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Entries in Woody Allen (71)

Sunday
Aug022015

Podcast Smackdown (Pt 1) Sense & Sensibility & Mighty Aphrodite

You've read the Smackdown proper. Now, it's time for its podcast companion piece in which Nathaniel and his guests discuss the movies in greater detail.

Part 1: 40 Minutes
00:01 Introductions & who were we rooting for back in '95
05:45 Woody Allen’s Mighty Aphrodite and broad comic caricatures in this particular category
14:30 Mira Sorvino’s career
17:26 Apollo 13
23:30 Ang Lee’s Sense & Sensibility, editing and ensemble work
34:00 Sister movies (Supporting or Lead for Kate & Mare?)

continue to part two

You can listen to the podcast here at the bottom of the post or download from iTunes tomorrow.  Please continue the conversation in the comments...

Smackdown 1995. Part 1

Tuesday
Jun022015

Q&A Pt. 1: The Queens (by which we mean RuPaul, Helen Mirren, Best Actresses)

Ask Nathaniel column time. You ask. I answer. Herewith seven recent reader questions. Since last night was the finale of RuPaul's Drag Race, we'll end with two similar questions about that show but first, more typical actor questions. You're always asking them. Not a complaint. Just a fact.

PAUL OUTLAW: Which directors would you most like to see work ASAP with these performers (it can be someone new or a former collaborator): Tilda Swinton, Gugu Mbatha-Raw, Michael Fassbender & Tom Hardy?

Tilda: Anyone. I'd even watch her in a Michael Bay movie though I'd prefer her in an Olivier Assayas. Oh wait, that's my answer.

Gugu: Anyone. She's new enough that we don't know what we have yet other than GREAT POTENTIAL.

Fassbender: We know he can do intense heightened drama and various masculine genres with the best of them, but I'm wondering if he has something more low-key naturalistic in him or how he'd fare in more typically feminine genres. One of my favorite performances of his is Inglourious Basterds which I know is neither of those things but I like how arch and cerebral he seemed as opposed to physical. It was a different mode for him. So a little more of that. I'd be curious to see him in an Alexander Payne style dramedy or Joe Wright in swoony romance mode.

Tom Hardy: It's time for something really erotic. Filmmakers keep covering up his beautiful face and this must stop. We know from Bronson that he's completey unafraid of gratuitous nudity so I wanna say Jane Campion and/or another A lister who is ready to dabble in an erotic drama, their own Ang Lee Lust, Caution type detour if you will.

TYLER: There are four women who are winners of the Cannes Best Actress prize twice over: Barbara Hershey (USA), Isabelle Huppert (France), Helen Mirren (UK), and Vanessa Redgrave (UK). What do you think of this group? Your favorite performance from each?

To  help readers catch up if they didn't know this statistic, those women won for the following films

Vanessa Redgrave - Morgan! in 1966 and Isadora in 1969
Isabelle Huppert - Violette Noziere in 1978 and The Piano Teacher in 2001
Helen Mirren - Cal in 1984 and The Madness of King George in 1995
Barbara Hershey - Shy People in 1987 and A World Apart (shared with co-stars) in 1988

More Questions after the jump...

Click to read more ...

Saturday
May162015

Cannes: Then and (Right) Now

Imperator Furiousa cleans up nice for CannesAs Cannes moves past that opening night international glamour, and into its heavy screenings opening weekend, there's a lot of reminiscing going around as well for those that aren't attending: Keyframe is looking at the 1985 festival -- which was heavily criticized for being too American --  to see what it tells us about the 2015 festival. And, of course, over at Nick's Flick Picks, Nick is looking back at 1995. He has corralled several critics to talk about and rewatch those films too, but that part hasn't been posted yet. Can't wait! But here's a little about what's been happening at the festival if you are, like 99.9% of the world including me, NOT in the South of France right about now, but wish to think about it intermittently.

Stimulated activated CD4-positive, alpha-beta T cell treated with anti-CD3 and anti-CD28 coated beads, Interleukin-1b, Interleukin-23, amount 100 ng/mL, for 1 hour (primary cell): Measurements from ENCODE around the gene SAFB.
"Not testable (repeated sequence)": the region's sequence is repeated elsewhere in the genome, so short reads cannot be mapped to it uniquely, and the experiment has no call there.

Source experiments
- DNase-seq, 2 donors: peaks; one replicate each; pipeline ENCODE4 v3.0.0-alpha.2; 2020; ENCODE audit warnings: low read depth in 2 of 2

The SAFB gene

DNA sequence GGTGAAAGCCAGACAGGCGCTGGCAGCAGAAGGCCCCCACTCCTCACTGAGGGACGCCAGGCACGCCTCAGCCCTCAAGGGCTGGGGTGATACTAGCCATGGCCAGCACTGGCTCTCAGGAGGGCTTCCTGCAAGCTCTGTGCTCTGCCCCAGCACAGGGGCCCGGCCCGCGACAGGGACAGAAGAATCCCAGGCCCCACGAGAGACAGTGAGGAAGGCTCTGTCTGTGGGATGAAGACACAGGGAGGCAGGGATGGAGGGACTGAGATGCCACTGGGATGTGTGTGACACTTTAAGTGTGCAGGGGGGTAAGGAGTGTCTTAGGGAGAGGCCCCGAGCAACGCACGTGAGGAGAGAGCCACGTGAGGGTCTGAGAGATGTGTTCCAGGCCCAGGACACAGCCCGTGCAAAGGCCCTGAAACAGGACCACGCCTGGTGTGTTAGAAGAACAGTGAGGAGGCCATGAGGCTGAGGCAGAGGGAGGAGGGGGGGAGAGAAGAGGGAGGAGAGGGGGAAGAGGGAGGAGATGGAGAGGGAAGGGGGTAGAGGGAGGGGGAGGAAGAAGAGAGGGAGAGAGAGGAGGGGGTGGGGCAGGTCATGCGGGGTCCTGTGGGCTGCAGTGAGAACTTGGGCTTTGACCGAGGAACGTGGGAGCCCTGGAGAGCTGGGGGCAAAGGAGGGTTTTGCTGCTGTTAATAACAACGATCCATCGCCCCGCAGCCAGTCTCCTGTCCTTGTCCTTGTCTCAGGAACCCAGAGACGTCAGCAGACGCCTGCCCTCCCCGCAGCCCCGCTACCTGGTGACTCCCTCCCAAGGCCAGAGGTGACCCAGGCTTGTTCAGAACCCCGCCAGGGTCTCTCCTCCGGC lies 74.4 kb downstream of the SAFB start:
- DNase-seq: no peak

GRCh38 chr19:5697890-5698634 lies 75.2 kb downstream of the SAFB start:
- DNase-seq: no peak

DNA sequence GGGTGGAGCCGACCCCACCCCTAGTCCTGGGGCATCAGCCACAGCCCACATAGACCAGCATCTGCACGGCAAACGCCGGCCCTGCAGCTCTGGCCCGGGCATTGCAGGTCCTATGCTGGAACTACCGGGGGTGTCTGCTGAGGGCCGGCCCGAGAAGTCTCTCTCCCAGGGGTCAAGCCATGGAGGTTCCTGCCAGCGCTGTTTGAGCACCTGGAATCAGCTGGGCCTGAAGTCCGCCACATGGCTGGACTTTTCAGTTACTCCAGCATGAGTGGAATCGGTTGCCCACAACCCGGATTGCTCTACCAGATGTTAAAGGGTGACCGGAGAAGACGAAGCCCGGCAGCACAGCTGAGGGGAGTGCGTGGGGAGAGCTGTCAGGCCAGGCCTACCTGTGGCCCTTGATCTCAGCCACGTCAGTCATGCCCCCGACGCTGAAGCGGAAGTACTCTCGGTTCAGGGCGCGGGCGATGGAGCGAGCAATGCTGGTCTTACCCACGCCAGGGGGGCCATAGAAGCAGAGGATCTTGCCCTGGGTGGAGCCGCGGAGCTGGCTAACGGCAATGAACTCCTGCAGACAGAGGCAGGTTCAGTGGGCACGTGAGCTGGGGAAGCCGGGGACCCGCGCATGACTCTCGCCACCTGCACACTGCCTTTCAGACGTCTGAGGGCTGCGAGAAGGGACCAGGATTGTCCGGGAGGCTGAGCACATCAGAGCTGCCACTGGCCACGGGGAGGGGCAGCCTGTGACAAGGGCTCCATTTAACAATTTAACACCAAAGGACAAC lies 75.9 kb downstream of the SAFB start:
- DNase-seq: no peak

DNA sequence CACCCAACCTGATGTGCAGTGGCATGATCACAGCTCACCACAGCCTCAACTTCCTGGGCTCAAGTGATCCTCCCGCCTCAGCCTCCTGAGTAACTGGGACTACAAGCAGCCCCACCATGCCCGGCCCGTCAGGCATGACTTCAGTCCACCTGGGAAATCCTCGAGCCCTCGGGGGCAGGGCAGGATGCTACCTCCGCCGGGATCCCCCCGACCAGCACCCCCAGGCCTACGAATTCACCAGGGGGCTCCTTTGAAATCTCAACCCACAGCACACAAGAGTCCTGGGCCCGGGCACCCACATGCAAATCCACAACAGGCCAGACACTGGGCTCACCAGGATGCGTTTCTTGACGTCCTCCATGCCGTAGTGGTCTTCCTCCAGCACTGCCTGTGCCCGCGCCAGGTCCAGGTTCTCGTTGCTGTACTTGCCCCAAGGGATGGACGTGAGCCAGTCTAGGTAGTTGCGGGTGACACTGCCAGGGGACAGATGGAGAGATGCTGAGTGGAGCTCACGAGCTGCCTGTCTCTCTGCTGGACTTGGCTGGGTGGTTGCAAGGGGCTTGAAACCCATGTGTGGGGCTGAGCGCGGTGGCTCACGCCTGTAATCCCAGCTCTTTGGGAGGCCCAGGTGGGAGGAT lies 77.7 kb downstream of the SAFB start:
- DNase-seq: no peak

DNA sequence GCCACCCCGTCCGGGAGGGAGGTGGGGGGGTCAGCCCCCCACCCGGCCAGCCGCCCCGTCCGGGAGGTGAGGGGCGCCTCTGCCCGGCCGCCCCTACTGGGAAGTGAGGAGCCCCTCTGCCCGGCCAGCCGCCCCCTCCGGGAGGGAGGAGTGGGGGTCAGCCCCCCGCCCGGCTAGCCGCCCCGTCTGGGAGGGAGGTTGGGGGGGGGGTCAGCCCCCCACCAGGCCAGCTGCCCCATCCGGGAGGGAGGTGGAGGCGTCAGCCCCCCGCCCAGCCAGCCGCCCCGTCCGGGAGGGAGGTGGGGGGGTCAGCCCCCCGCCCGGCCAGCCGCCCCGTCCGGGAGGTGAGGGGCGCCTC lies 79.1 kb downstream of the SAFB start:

Out of Competition
Mad Max Fury Road premiered at Cannes just as it was opening in theaters. That's a good excuse to get celebrities at your premiere and stay in a global conversation but, as good as the movie is -- and whoa it's thrilling (easily the best Mad Max film and the best action film since probably the last time James Cameron made anything) though I think maybe "the sistine chapel of action filmmaking" might be overstating it a little -- why go to a movie that's in theaters when you're at this kind of Best of World Cinema That Will Probably Never Make It to Really Big Screens Near You? Which is not to say that you shouldn't go. You absolutely should if you're not at Cannes. It's INSANE. And that is a high high compliment since most movies with insane premise play things so conservative in their mise en scene, you know? Michael's review will be up shortly and I'm sure I'll talk about it more too.

Woody Allen's PARKER POSEY: THE MOVIE... excuse me, Irrational Man, has also premiered as his movies do, Out of Competition. Our friend Tim Robey offered delicious shade in his review:

The word “murder” arrives in the script the second Kant, and his theories of human reason, pop up at the start. Like the superb Crimes and Misdemeanors, and also like Match Point, this contains a killing...

But honestly, I don't care if it's another mediocre effort from Allen. I'm so excited that Parker Posey got a big part again in a movie that people will actually see. And I love that she totally stole the show at the events with her incognito wacky glamour.

Supposedly Inside Out, another mainstream English-language film premiering there, is also a return to form of sorts for Pixar, but pardon me if I take this Oscar buzz with just a giant lick of salt - I think the days of Pixar (and maybe animation in general) being up for Best Picture are over. Those kinds of runs don't last forever and once people stop thinking of you in that light, it can be hard to return. 

"The Lobster" character posters

Competition Buzz